“Dark Shadows” Movie Review

     In this the 8th collaboration between actor Johnny Depp and director Tim Burton, “Dark Shadows” is a reinvention of the campy late 60s television show about a vampire who awakens nearly 200 years after being buried alive by the very witch who cursed him in the first place.  I won’t say Depp and Burton have made a bad film together yet, but some have been hit and miss and I’ve certainly had my preferences.  Fortunately, “Dark Shadows” has Burton going back to what has made many of his films, such as “Sleepy Hollow” and “Edward Scissorhands”, so unique and original.  The setting and the atmosphere, along with some truly devilish characters, are the highlights of “Dark Shadows” and make it a perfect fit for movie going in this early Summer season.


     The original series is a bit before my time, so I don’t have the perspective of comparing the show to the film; however, a brief explanation of the plot might give you an idea of what your getting into.  Barnabas Collins (Depp) has built an empire of wealth  from the family fishing business in the late 1760s.  The town in Maine where the Collins family settled two decades earlier is named Collinsport and the sprawling mansion the family resides in, the Collinwood Manor, is the fishing town’s most notable landmark.  When Barnabas’ mother and father are killed in an accident, he becomes obsessed with  black magic and ends up breaking the heart of one of the family’s employees, Angelique Bouchard (Eva Green).  This turns out to be a big mistake since Angelique is a jealous witch who then turns Barnabas into a vampire and buries him alive.


     It’s now 1972 and the Collins family business and manor have dwindled significantly.  A construction crew discovers the coffin containing Barnabas and he is finally set free, intent on reclaiming his home, his family, and his fortune.  When he arrives at the Collinwood Manor, he finds the home in shambles, occupied by the latest of the Collins family.  The head of the house is Elizabeth Collins (Michelle Pfeiffer, Where have you been?), along with her daughter Carolyn (Chloe Grace Moretz), her brother Roger (Jonny Miller), his son David (Gulliver McGrath), and the family live in shrink, Dr. Julia Hoffman (Helena Bonham Carter).  In addition, a new nanny has been hired to look after David and Carolyn named Victoria Winters (Bella Heathcote), who has a striking resemblance to someone in Barnabas’ past.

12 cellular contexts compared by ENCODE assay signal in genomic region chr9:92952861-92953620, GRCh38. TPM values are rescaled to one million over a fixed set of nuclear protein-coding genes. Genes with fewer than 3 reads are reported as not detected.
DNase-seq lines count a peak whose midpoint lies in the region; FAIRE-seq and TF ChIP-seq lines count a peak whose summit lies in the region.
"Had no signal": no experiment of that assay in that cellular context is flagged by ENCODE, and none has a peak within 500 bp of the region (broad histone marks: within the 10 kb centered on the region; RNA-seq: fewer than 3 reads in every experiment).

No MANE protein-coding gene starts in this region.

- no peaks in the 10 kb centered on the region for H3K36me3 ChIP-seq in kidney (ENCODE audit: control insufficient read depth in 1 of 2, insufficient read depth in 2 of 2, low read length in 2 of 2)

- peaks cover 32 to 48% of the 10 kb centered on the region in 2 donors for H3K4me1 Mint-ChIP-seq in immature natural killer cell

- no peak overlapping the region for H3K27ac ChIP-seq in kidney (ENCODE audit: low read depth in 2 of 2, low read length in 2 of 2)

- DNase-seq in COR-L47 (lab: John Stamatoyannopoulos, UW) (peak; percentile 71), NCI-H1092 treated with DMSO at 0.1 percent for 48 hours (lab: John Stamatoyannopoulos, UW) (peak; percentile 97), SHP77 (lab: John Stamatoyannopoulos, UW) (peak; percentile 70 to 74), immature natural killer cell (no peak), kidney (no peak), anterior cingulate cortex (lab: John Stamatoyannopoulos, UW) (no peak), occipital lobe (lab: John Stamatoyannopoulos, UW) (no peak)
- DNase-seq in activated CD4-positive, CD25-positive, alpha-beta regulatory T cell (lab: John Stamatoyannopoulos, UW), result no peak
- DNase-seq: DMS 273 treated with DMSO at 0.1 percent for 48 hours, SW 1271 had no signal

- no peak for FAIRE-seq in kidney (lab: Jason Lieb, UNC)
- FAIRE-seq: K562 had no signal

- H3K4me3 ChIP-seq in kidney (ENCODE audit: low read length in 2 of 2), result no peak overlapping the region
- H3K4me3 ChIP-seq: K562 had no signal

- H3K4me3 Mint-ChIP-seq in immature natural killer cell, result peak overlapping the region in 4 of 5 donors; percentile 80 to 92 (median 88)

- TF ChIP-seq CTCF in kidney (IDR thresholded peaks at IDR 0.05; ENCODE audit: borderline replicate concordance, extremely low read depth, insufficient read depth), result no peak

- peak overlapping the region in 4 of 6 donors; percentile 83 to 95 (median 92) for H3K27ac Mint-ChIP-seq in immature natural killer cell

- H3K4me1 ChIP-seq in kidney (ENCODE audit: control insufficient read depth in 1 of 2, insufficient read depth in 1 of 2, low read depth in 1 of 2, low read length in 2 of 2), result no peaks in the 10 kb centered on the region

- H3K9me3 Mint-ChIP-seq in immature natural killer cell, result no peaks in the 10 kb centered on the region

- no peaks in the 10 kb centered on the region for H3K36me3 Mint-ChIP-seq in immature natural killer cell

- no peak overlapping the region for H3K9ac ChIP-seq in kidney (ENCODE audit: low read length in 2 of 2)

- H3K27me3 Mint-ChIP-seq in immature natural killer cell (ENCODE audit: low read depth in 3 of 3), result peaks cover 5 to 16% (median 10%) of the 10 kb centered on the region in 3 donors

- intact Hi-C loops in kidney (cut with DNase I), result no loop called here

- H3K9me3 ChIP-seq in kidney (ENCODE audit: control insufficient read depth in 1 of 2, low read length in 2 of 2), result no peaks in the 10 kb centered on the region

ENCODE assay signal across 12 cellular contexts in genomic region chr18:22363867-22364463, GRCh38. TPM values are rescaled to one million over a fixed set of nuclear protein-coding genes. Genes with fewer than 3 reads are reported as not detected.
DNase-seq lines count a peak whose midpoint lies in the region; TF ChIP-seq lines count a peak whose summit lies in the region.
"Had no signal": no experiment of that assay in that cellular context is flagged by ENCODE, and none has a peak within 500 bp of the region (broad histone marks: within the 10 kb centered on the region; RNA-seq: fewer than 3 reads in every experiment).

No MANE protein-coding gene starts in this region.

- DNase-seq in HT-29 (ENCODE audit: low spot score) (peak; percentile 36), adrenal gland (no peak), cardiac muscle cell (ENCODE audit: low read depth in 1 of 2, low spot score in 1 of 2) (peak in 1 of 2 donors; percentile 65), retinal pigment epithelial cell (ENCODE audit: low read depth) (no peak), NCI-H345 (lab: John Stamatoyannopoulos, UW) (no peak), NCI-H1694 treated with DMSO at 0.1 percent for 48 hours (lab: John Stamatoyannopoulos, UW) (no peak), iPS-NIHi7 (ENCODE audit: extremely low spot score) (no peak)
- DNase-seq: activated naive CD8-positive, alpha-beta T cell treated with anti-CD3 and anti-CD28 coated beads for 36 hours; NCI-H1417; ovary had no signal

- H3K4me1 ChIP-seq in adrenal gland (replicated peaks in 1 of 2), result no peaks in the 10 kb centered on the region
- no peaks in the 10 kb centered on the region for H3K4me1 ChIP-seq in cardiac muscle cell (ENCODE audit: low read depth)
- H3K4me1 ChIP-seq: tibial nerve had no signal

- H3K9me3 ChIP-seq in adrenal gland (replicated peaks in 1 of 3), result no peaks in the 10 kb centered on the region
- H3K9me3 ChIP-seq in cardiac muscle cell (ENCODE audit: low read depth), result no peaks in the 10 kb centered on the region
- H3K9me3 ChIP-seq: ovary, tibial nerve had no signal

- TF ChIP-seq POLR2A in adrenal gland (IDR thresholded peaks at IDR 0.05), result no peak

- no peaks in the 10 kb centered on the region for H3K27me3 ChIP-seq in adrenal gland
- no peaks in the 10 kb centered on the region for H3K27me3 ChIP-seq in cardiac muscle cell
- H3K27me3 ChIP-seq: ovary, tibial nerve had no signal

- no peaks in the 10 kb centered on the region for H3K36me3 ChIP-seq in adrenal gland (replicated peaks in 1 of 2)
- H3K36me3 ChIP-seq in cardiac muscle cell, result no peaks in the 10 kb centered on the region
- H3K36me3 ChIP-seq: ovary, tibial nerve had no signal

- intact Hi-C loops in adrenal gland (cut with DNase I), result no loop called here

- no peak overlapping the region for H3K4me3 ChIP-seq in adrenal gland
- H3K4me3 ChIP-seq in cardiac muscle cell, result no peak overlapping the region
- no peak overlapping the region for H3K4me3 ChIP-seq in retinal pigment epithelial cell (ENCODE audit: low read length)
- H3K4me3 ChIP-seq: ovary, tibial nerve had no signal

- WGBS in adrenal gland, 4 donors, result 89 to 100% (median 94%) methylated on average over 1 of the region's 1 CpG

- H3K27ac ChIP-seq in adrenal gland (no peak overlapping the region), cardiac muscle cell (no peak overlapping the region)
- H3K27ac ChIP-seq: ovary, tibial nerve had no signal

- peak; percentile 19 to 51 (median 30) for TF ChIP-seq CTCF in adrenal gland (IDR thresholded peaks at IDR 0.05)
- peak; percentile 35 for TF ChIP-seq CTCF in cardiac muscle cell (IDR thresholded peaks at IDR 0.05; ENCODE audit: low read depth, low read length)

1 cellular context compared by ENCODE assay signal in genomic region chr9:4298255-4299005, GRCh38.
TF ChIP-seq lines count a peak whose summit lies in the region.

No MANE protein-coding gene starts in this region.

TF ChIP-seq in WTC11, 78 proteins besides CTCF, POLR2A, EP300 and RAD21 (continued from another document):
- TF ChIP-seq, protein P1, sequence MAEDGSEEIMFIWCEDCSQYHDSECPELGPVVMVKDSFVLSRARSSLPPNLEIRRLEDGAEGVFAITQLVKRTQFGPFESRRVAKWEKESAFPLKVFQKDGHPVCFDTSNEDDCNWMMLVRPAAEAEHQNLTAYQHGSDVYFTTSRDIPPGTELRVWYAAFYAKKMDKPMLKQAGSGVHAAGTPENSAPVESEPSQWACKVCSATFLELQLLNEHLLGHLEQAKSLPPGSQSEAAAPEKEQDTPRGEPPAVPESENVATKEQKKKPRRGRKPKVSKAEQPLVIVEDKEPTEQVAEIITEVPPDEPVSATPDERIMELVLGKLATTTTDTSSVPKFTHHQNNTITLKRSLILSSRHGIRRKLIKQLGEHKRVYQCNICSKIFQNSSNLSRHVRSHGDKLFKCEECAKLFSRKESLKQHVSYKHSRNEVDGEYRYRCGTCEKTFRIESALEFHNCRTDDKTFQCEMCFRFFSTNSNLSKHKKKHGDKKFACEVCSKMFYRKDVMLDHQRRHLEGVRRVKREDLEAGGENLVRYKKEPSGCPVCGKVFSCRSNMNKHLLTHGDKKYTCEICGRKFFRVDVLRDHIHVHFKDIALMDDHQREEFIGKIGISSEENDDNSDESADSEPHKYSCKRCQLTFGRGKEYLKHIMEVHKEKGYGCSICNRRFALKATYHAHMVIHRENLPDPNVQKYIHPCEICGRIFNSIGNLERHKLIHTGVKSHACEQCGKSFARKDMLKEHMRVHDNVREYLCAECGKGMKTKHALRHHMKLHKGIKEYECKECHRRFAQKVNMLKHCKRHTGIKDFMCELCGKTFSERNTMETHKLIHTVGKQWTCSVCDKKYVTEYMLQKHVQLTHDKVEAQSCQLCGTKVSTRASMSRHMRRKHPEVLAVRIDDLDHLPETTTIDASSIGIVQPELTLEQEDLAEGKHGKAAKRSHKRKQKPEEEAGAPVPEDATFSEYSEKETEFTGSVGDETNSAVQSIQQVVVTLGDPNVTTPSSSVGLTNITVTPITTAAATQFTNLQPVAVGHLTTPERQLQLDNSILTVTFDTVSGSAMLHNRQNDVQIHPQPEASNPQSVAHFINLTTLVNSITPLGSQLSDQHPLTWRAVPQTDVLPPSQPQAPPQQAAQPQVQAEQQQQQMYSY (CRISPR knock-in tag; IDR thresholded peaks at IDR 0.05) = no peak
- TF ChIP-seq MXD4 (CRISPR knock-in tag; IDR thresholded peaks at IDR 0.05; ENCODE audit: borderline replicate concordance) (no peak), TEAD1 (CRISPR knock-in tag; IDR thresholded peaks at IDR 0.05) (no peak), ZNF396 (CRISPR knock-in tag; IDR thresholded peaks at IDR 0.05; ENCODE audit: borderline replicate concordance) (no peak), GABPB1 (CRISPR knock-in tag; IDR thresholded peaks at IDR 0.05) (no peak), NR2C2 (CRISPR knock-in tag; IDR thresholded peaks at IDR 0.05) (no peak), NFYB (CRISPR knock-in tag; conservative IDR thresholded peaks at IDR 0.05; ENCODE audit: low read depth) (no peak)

As Barnabas brings the Collins family business back to prominence, he discovers who the head of the competing fishing business is.  Angelique has recreated herself several times over as the heir to the fortunes of her fishing company in Collinsport.  When she realizes Barnabas is back, she again attempts to force him into loving her for eternity or else.  It is the “or else” which leads us to a creative array of trademark Tim Burton visuals crossed with witty humor.  The film’s narrative is a bit choppy, but the set pieces created to allow Depp and Green work their magic together are something to see.  It is as if Burton again has created a living and well detailed world for his characters to occupy and he gives them interesting things to do and say within it.  What starts out as a “fish out of water” story turns into a play between the supernatural that includes witches, vampires, werewolves, and many other creatures who come to life from their power and magic.


     Johnny Depp delivers his lines in the same deadpan serious manner in which Chris Hemsworth delivered his lines as “Thor” and like that film, the results are good for several laughs.  Depp’s Barnabas never comes of age in the film, instead he maintains the same personality from beginning to end showing he flourishes because of who he is, not because of how others want him to be.  Burton’s real life wife, Helena Bonham Carter, always seems to get some of the oddest roles in her husband’s films and “Dark Shadows” is no exception.  Her presence makes for a nice sideshow within the house and adds a character who has a different agenda than the Collins family does.  Also notable, as usual, is the score by Danny Elfman, another frequent Burton collaborator.


     There may be nothing more important in a film than the creative force behind it and more often than not, Tim Burton has gotten it right for the better part of three decades now and he is certainly showing no signs of slowing down.  The way everything meshes together between story, script, acting, and design can only be done by a veteran creative talent like Burton. “Dark Shadows” is a solid outing for an actor and director who thrive on giving us something a little different than the norm, or as someone close to me says “a little weird.”  GRADE:  B